Gone for a Few Days

I’m going to be in Ontario this week, with my newly extended family. Internet access will be intermittent. And my phone won’t work. My folks are at 519 986 1834.

The Train Loses Some Romance/Utility

A sad day: Amtrak is upping the security measures. There goes some of the joy.

old style amtrak security


My sojourn through the undiscovered south (undiscovered for me) is over, and I’m back in what I have to admit is a winter fairyland. Or was until yesterday afternoon, when it switched up into the standard Michigonian Inter-season Slushyland. I’m excited about the new term etc etc.

Hopefully I’ll write up some text on my trip, but here’s the short version:

New Orleans — very good.
Central Hill Country of Texas/Austin — very good.
Joshua Tree Park in California — very good.

You should go theres.

Most of my photos are still sitting on a laptop in LA or possibly Mexico, but that’s okay because I didn’t take very many good ones. Not because there weren’t good photos to take — Nola is probably ridiculously photogenic if I had got off my photographic ass and tried, I’m just either out of the habit or lost what meager skill I had. I’m voting for a blend of the two. And as for Enchanted Rocks and Joshua Tree, well, duh. Okay, I’ve lost my meager skill.


I’ll be away from the internet for a couple of weeks. Back in A2 on the 3rd. If you’re in NOLA, AZ, NM or Socal look me up.

And now I gotta run for the shuttle bus.

Hitchhiking In Texas

I was curious about chances for hitchhiking in Texas. Digihitch.com has info on “hitchhiking, rail & road travel”. Apparently this makes it the “site of subcultural movement“.

Hitchhiking in Texas can be very different, depending on what region you are in.
* West Texas is practically a world all its own, with long, open highways (I-10, I-20) and small towns. It is possible to get long rides all the way through if on the major interstate highways. Most hitchhikers have no problem standing on the main shoulder of the highway. It’s dry, hot land in the summer, and windy in most areas.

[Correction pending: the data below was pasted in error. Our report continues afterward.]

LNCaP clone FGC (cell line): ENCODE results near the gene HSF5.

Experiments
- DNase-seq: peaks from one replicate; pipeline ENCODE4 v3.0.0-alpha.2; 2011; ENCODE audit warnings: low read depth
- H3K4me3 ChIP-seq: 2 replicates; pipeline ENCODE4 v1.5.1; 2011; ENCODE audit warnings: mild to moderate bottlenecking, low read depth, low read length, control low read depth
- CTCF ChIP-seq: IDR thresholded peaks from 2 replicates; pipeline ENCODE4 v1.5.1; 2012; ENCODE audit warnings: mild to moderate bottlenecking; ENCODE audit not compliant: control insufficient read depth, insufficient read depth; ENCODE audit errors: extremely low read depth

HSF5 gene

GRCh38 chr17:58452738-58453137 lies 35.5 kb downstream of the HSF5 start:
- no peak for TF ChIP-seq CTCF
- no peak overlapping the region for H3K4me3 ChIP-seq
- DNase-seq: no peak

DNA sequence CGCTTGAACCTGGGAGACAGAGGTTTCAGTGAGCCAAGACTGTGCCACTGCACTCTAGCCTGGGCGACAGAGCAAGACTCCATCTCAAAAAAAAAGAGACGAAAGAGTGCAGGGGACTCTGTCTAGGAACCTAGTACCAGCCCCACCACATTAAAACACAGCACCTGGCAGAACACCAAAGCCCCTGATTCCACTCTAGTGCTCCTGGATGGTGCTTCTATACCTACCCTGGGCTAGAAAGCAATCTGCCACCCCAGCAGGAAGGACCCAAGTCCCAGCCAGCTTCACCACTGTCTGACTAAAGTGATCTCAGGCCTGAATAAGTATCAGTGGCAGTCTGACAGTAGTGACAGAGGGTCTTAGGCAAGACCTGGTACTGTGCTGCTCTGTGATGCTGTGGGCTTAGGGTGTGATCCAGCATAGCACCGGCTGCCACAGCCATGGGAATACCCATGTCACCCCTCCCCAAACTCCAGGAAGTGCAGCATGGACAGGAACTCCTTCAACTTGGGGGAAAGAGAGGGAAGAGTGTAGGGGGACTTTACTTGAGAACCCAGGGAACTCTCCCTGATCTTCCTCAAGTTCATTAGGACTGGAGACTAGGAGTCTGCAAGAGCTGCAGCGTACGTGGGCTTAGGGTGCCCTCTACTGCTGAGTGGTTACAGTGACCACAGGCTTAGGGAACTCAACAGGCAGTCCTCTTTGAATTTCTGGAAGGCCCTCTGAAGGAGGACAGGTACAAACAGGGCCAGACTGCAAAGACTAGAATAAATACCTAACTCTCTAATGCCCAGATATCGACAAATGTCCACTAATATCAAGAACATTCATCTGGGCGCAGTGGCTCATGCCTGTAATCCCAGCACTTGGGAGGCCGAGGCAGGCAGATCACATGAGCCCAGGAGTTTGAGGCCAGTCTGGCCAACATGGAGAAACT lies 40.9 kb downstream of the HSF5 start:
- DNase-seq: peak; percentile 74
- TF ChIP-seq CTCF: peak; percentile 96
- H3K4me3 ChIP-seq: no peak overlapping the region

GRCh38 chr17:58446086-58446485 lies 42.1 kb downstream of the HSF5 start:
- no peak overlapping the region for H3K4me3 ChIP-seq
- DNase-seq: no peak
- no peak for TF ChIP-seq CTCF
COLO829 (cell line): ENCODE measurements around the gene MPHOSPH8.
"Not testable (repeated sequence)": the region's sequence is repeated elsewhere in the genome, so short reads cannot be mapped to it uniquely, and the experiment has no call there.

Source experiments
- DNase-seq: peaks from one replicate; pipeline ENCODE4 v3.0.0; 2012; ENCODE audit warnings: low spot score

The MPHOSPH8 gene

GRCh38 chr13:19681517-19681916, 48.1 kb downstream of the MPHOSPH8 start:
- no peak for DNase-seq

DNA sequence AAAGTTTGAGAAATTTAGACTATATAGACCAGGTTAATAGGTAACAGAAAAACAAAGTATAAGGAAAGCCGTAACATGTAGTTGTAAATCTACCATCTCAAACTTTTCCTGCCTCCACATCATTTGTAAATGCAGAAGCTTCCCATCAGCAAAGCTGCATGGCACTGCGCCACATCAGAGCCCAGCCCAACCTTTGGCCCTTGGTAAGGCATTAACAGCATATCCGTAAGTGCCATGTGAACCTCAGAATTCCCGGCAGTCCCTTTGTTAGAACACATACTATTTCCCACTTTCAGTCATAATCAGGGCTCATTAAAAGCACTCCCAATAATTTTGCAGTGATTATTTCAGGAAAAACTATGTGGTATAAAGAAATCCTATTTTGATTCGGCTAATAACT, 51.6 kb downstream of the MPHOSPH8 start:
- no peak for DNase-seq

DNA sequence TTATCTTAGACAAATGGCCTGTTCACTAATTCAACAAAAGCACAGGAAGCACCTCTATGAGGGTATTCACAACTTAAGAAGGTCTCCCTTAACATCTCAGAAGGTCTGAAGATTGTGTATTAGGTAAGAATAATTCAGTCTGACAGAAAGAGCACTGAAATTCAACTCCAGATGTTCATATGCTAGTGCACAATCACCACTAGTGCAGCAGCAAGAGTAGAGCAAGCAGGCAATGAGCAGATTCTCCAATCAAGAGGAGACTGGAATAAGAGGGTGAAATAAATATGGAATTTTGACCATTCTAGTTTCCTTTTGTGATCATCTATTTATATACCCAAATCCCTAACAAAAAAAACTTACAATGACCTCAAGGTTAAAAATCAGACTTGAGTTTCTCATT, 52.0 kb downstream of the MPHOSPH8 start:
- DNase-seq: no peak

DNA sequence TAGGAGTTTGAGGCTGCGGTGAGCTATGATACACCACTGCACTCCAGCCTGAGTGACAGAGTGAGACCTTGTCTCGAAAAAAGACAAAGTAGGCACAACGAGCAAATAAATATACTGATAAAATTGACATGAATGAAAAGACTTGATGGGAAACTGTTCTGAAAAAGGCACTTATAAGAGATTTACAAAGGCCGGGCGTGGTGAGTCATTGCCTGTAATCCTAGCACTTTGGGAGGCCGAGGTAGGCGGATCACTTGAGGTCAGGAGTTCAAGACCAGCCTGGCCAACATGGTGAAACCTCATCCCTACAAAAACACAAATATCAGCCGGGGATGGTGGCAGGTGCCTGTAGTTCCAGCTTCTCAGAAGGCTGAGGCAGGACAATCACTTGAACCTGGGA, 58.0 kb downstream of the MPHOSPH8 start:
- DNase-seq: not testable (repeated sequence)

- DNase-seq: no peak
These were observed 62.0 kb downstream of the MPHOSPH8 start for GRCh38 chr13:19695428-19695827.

* South Texas (South of San Antonio and Corpus Christi) is also wide open. Getting rides will take longer, and will probably come from Spanish-speaking locals or ranchers in the area.

Or according to someone called Lightfoot:

Never had much problem with cops but had serious problems getting out of El Paso on multiple occasions. The other observation about Texas is that if you’re hitching off the interstate, there aren’t many places to camp because private property rights extend to the side of the road and there are high, unclimbable fences everywhere. It was difficult finding a hidden spot to crash. In the southern parts, there is a noticable Border Patrol and deputy sheriff presence, and they will stop and check you out. They’re not very laid back about it either. Texas people are very humorous and good-hearted but for me it was always a very arduous state to hitch through.

There’s also a google maplet showing truck stops in the various regions. Useful stuff.

update: After watching No Country For Old Men, I am now extra worried about hitchhiking in Texas. Like the man says, “not even a young man like yourself”. On the other hand, I now really want to believe that you can do stealth camping in some of those places. And if I find a bag of money while doing so, I will not take it.

My Boss Shall Ride the New Train to Tibet

My supervisor leaves today for one of his periodic trips to China. This time he’s going through the northwest, stopping in Urumqi and other points in Xinjiang. He’s also going up to Lhasa, and to get there he’s taking the crazy new Qinghai-Tibet Railway. Politically, culturally, it is as he put it “what it is”. As a train ride, it’s gotta be the coolest most train-fetishistic thing you can do these days.

Travelling Home from Home via Home

It’s been a summer season in Victoria, and anyone who knows Victoria or summer doesn’t need to be told that it was a good one. I had a final scooter ride around the weathery pacific peninsula that is a city and ended it with serial coffee drinks at the spiral cafe with my friends. Tonight I’m printing boarding passes, tomorrow it’s the ferry to Vancouver and the plane to Toronto and the car to my folk’s minifarm. Then the Kawasaki dealership is going to fix up my wheel bearings and seals and I’ll ride her back to Michigan in glory and, I’m told, humid heat. Should be in town Sunday or Monday, to sample the summer season in Ann Arbor. I don’t know what that looks like, but I’m looking forward to finding out.

“Life is never either or, its and and and and and.”
— Phillip Roth

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